Earthquake Victims Hit the Jackpot
Crabtree, Susan, Insight on the News
The federal government still is feeling financial aftershocks from the 1994 Northridge, Calif, earthquake. Nearly three years after the massive temblor, the Federal Emergency Management Agency. or FEMA, is trying to retrieve approximately $15 million it sent to residents whose homes sustained no substantial damage.
FEMA earned high marks for its rapid response in providing 900,000 earthquake victims with emergency disaster relief. Yet, the urgent nature of the business had an unfortunate consequence. In an effort to expedite the assistance, FEMA instituted a "fast track" check system which dispersed checks to individuals residing in areas that sustained the most damage.
Earthquake damage, however, can be sporadic, and the actual damage was not assessed until after the checks were distributed. Since that time FEMA has discovered that at least 3,872 recipients of federal aid did not incur sufficient damage to make them eligible for the checks they received and, therefore, were asked to return the checks, which averaged $3,450 each. According to agency spokesman Morrie Goodman, as Insight was going to press, $11.7 million had been returned from ineligible residents: $15 million remained outstanding.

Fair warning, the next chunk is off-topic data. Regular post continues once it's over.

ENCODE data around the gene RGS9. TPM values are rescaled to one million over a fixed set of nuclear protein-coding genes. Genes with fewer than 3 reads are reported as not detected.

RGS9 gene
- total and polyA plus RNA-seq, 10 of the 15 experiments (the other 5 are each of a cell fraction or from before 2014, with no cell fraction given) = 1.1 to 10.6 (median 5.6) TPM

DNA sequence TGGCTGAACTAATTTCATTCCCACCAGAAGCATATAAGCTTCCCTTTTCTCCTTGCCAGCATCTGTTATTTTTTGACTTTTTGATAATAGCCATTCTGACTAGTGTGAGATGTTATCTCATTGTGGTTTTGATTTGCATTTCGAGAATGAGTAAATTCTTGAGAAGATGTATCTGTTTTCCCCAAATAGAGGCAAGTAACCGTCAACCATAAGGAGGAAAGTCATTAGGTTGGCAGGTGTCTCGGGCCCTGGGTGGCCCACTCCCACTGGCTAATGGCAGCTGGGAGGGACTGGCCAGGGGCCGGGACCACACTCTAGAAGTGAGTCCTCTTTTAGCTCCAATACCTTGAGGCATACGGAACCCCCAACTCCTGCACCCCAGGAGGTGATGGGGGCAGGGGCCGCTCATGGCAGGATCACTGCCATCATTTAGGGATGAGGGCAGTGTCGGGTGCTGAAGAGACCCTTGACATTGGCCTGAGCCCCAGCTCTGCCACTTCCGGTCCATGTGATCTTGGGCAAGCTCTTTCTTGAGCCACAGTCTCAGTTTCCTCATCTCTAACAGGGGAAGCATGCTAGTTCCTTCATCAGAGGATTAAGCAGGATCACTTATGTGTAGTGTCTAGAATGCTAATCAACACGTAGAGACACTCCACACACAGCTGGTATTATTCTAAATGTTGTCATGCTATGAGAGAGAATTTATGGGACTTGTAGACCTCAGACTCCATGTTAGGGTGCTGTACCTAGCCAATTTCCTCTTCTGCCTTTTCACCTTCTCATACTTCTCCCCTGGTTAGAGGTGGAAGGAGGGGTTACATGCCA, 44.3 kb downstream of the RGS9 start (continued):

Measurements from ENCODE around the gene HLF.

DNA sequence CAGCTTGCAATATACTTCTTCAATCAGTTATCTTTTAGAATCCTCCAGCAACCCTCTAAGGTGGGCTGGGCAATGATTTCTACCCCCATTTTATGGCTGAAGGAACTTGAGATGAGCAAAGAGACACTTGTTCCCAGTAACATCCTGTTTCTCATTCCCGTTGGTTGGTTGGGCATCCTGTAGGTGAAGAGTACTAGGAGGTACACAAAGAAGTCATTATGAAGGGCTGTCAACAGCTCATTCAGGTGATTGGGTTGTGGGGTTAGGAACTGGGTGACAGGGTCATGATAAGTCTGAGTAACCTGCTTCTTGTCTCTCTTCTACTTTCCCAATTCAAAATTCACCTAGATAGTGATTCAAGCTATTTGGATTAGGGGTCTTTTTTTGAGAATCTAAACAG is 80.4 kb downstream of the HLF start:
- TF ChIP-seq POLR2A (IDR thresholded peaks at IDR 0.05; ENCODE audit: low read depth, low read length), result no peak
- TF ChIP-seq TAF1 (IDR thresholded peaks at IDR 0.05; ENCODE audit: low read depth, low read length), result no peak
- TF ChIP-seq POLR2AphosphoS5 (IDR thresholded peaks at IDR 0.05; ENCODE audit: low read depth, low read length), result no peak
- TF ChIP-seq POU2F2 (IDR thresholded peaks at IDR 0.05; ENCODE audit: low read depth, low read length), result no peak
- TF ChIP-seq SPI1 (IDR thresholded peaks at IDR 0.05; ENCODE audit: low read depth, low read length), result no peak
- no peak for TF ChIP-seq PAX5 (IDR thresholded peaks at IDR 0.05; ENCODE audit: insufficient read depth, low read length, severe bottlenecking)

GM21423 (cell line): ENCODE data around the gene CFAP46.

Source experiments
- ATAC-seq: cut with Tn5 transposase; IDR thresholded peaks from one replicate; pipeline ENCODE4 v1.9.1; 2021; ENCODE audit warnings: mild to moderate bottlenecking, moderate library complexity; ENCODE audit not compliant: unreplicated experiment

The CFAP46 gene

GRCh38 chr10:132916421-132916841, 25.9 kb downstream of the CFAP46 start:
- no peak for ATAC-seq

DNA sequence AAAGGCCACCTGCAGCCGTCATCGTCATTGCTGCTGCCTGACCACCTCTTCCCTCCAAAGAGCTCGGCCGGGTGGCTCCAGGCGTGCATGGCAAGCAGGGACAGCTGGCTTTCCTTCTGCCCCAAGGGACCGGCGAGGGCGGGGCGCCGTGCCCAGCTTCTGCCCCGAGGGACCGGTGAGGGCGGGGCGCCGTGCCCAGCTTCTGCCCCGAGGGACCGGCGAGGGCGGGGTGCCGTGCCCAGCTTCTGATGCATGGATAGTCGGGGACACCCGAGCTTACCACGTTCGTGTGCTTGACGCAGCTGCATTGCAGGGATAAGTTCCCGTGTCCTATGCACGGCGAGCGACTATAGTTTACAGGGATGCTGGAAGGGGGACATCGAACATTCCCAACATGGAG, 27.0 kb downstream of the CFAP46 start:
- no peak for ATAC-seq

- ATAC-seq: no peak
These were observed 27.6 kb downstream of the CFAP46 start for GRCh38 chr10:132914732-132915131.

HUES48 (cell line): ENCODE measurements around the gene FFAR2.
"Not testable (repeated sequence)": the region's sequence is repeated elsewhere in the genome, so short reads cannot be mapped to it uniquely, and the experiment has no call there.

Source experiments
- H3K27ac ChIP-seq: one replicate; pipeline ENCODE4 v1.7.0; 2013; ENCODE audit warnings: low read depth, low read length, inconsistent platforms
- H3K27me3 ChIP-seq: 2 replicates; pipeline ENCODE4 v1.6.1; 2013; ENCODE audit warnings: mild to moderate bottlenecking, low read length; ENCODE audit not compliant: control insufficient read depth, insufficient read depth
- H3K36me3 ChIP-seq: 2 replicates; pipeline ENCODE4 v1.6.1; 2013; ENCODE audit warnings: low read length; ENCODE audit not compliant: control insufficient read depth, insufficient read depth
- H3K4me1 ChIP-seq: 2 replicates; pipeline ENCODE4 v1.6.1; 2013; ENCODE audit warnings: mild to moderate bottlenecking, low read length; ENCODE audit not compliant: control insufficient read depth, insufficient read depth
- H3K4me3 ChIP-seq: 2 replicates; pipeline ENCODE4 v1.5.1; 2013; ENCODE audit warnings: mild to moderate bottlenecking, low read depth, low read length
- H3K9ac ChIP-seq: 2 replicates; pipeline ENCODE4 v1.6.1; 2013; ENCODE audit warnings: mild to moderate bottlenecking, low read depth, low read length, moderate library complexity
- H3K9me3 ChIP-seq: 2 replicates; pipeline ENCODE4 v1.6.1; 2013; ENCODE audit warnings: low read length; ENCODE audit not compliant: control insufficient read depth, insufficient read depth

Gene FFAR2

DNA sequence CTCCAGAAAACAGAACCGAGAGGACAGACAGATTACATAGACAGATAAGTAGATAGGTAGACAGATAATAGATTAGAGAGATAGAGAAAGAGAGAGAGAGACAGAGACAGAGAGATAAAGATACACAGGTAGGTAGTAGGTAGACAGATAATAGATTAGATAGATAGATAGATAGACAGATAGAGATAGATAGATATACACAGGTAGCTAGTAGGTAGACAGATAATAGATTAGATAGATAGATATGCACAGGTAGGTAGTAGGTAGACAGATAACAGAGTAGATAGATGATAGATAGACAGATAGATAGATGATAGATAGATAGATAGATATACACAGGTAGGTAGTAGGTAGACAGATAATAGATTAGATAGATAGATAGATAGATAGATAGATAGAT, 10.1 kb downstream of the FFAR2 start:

Considering that the earthquake was a multi-billion dollar disaster, Goodman says that the outstanding money pales in comparison to the success of the …
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Publication information: Article title: Earthquake Victims Hit the Jackpot. Contributors: Crabtree, Susan - Author. Magazine title: Insight on the News. Volume: 13. Issue: 2 Publication date: January 20, 1997. Page number: 46. © 1999 News World Communications, Inc. COPYRIGHT 1997 Gale Group.
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